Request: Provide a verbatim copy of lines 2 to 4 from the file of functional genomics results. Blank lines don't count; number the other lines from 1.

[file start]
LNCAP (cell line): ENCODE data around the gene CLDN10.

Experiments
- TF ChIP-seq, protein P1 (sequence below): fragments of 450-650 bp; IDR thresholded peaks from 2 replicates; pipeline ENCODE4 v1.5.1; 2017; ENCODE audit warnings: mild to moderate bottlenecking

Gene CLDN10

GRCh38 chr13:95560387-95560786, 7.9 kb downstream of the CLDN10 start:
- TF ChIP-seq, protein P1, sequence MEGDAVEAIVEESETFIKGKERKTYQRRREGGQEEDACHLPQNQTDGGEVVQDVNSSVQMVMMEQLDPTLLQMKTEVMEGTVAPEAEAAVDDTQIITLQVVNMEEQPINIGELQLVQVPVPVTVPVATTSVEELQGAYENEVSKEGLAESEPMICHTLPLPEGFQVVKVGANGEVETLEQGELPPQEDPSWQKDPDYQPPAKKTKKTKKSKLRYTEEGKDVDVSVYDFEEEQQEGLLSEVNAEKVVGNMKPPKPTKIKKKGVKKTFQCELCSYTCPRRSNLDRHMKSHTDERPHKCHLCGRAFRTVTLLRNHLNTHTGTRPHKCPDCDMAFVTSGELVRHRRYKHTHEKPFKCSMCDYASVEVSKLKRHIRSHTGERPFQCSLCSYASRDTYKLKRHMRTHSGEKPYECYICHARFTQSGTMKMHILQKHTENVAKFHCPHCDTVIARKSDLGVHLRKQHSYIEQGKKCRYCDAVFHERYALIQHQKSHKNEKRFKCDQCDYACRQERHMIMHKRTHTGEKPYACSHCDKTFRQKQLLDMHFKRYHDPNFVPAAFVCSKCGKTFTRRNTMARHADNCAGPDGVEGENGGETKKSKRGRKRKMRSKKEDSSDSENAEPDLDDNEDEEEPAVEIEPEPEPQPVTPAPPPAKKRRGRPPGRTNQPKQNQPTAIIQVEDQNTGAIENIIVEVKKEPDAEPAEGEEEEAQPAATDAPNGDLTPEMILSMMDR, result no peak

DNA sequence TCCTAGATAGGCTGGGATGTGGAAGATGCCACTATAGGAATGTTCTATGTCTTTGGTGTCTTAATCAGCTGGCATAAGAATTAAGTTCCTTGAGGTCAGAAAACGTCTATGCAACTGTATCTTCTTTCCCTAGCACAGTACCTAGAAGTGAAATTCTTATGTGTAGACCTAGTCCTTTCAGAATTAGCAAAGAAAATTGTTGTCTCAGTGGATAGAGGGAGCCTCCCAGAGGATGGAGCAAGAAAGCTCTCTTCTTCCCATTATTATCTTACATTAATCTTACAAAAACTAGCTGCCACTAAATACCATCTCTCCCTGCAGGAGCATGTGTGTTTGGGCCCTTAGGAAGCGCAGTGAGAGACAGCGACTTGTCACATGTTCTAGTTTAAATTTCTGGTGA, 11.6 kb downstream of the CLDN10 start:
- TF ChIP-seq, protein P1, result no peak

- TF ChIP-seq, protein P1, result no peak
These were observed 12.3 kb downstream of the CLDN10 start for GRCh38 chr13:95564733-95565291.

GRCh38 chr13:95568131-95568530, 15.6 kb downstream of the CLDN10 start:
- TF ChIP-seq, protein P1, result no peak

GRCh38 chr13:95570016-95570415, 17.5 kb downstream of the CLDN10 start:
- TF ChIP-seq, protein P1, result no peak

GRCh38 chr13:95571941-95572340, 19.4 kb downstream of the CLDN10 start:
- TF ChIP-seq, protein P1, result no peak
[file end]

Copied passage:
Experiments
- TF ChIP-seq, protein P1 (sequence below): fragments of 450-650 bp; IDR thresholded peaks from 2 replicates; pipeline ENCODE4 v1.5.1; 2017; ENCODE audit warnings: mild to moderate bottlenecking

Gene CLDN10